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Higher Threshold Urged for Rent Destabilization

by CARA BUCKLEYThe New York Times
May 26th, 2010

Gov. David A. Paterson today released a package of proposed changes to New York rent laws today, including a measure that would make it harder for landlords to remove apartments from rent stabilization.

Under current rules, landlords of a rent-stabilized apartment can begin charging market rates once the apartment becomes vacant and the monthly rent hits $2,000. Citing “a chaotic housing market,” the governor is suggesting that the cap be raised to $3,000 a month. This would mean that landlords of rent-stabilized apartments going for $3,000 or less could increase rents only by incremental amounts set annually by the city’s Rent Guidelines Board, often around 3 percent a year.

“The $2,000 figure was established in 1993 and has never been adjusted in the intervening 17 years,” a press release detailing the proposals said. “This amount” — the $3,000 — “represents an adjustment of the original threshold to reflect the change in the cost of living.”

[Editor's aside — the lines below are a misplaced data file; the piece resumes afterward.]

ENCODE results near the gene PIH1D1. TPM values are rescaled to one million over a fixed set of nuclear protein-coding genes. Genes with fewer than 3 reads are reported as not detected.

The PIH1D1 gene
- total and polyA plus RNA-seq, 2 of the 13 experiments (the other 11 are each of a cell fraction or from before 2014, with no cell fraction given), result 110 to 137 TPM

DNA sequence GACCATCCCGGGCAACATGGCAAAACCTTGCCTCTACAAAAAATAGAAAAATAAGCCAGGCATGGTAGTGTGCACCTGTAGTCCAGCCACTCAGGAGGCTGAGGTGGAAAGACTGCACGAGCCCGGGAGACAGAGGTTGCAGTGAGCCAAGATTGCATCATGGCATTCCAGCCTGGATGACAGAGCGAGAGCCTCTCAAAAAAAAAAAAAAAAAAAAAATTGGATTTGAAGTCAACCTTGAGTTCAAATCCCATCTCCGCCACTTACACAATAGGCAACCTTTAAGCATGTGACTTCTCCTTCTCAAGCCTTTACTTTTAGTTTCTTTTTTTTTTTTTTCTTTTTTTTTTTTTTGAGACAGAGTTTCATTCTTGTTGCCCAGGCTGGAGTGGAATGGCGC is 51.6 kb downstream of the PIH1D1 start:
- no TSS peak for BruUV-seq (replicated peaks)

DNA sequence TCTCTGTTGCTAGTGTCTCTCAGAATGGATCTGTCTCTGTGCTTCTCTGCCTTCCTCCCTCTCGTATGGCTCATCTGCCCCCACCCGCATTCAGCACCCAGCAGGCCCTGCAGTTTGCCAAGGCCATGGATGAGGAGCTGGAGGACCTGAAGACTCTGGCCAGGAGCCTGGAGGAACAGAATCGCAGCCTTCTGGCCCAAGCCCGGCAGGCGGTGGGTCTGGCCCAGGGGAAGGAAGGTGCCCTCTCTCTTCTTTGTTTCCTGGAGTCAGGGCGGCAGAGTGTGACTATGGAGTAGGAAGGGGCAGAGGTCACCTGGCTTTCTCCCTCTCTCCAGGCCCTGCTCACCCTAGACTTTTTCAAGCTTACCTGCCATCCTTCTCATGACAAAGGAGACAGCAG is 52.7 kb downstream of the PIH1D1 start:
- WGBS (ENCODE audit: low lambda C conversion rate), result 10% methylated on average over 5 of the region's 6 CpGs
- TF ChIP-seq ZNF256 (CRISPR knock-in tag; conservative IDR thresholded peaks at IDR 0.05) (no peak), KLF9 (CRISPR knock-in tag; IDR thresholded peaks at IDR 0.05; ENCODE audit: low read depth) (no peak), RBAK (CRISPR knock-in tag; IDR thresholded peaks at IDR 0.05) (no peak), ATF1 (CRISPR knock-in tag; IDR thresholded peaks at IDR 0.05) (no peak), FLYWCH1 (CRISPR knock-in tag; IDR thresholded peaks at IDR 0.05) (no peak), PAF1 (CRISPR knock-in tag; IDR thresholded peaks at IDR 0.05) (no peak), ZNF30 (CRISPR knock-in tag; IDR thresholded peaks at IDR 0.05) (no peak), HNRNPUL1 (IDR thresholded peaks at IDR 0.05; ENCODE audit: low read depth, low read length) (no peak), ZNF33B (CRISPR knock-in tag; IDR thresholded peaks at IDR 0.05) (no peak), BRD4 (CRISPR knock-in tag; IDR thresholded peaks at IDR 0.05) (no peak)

The changes also included proposals that would affect an estimated 40,000 tenants whose rents could fall as a result of the State Court of Appeals decision regarding Stuyvesant Town and Peter Cooper Village. Last fall, the court found that the two housing complexes, on Manhattan’s East Side, had improperly charged market rates on some apartments while receiving tax breaks for making renovations. The governor’s proposal would establish a procedure by which tenants of apartments affected by the ruling could apply for rent decreases. If landlords consented to the lower rents, they would not have to pay additional penalties, as is currently the case when a landlord is found to have overcharged a rent-regulated tenant.

The governor’s proposals are subject to approval by the State Legislature.

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